This one concludes with deep rhetorical questions
I think my memory of forced naps must be my earliest memory. I can also remember standing up on December 5th, 1974 for the first time ever with the aid of a toddler’s workbench (complete with plastic hammer and thick plastic nails) as Rudolph the Red-Nosed Reindeer aired on TV for the first time. But I’m pretty sure that’s not an actual memory. It’s a story that impacted me through its repetition and one that was easy to picture since there’s a photo of the scene in an album somewhere.
Most of my students have discovered a similar phenomenon of doubting the veracity of their memories. Did I really see that squirrel in the cab of Uncle Alex’s pick-up truck? Was I actually there when my sister fell in the pool that one Thanksgiving? Did I witness Amy rip the trampoline? Or have these memories been imprinted in my mind simply because the story came to be expertly told at family gatherings?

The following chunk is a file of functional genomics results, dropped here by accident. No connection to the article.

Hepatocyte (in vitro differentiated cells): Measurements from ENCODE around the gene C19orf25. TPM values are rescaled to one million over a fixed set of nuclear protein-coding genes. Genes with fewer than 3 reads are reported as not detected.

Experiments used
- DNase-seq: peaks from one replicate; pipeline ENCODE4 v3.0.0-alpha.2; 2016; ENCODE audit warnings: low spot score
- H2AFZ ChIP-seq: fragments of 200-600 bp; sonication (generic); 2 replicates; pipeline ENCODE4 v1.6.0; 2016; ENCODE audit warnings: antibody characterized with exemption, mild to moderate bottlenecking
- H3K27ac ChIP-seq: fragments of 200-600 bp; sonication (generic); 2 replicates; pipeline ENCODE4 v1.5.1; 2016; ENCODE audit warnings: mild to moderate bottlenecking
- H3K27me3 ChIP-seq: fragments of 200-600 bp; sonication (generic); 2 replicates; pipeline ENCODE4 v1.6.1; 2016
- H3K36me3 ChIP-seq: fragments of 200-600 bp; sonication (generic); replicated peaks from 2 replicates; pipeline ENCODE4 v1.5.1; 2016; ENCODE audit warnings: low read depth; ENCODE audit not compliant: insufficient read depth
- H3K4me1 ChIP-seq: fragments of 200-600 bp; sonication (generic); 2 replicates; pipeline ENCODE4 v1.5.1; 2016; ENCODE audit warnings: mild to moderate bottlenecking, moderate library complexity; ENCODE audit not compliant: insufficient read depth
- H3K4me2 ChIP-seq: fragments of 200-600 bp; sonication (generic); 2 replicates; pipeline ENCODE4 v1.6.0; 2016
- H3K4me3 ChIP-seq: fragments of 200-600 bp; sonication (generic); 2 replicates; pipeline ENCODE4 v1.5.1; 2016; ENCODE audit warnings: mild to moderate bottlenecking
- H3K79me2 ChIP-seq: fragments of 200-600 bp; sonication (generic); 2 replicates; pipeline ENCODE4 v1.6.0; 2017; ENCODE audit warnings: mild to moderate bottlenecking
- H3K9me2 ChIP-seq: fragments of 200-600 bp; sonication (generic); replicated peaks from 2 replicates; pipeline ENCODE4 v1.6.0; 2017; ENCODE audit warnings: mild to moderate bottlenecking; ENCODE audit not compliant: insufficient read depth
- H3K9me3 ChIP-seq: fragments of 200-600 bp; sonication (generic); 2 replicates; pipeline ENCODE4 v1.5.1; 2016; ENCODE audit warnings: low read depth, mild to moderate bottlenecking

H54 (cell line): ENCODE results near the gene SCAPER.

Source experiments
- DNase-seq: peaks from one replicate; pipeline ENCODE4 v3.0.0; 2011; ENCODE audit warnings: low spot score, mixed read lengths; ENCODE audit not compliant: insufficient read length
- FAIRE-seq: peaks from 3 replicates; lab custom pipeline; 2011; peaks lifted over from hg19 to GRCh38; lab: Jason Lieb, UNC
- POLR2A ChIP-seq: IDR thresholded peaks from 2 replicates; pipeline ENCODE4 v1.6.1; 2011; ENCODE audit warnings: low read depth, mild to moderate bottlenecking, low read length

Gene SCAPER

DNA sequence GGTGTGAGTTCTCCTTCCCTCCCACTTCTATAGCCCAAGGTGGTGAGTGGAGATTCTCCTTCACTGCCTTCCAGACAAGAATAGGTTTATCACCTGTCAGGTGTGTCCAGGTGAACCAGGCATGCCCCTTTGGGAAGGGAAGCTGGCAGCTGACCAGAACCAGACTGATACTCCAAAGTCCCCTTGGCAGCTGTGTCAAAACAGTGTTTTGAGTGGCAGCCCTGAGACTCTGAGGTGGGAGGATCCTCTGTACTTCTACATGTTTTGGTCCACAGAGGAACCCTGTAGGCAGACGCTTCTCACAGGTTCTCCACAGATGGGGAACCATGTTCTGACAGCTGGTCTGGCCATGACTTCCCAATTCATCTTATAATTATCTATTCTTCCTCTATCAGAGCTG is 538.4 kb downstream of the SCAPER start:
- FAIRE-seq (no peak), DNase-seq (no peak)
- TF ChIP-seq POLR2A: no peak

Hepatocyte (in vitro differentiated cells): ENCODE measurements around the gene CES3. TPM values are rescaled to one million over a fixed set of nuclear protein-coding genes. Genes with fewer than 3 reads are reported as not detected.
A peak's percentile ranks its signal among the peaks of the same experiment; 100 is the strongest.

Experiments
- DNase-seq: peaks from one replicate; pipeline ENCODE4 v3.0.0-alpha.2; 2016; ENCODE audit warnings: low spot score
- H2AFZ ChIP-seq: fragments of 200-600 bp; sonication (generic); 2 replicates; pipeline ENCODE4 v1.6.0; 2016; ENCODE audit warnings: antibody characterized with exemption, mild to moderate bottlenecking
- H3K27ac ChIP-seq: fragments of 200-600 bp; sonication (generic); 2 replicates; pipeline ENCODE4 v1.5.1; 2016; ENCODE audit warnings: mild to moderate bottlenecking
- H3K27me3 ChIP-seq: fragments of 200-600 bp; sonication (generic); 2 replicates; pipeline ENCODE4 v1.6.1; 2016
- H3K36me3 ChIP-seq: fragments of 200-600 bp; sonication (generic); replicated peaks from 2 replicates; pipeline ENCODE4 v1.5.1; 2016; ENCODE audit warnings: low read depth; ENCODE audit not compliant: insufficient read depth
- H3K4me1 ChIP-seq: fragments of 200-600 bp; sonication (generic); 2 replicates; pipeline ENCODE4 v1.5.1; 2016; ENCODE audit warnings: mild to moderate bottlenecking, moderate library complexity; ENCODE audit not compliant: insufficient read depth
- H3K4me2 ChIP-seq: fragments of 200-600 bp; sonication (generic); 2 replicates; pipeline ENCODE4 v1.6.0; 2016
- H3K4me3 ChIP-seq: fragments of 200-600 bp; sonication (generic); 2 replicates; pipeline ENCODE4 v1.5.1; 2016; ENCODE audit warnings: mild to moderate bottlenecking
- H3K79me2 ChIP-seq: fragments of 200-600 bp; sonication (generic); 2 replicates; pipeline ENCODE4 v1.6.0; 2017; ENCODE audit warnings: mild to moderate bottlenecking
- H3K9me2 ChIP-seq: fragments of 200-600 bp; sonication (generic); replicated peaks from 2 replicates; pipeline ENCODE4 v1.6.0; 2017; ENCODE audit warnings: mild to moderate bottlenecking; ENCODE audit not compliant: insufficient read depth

One girl in class spoke of a memory that she’s sure is not genuine: it’s a story of how she “beat up” a two year-old boy when she was one. She can picture it all — the color of the walls, what she was wearing, the layout of furniture in the room — but she knows her memory is simply a matter of plentiful retelling. The thing is, somebody has a video of the incident. Multiple copies, in fact. So there exists a pretty accurate representation of the entire famous episode. She hasn’t seen it, though. I told her she should write down her memory of it in as much detail as possible and then watch the video.
Imagine, though, if we could watch the videos of our memories as they actually occurred. Where would it leave us? Would it destroy the illusions that have helped define us? Would we refuse the truth? Isn’t the illusion preferable?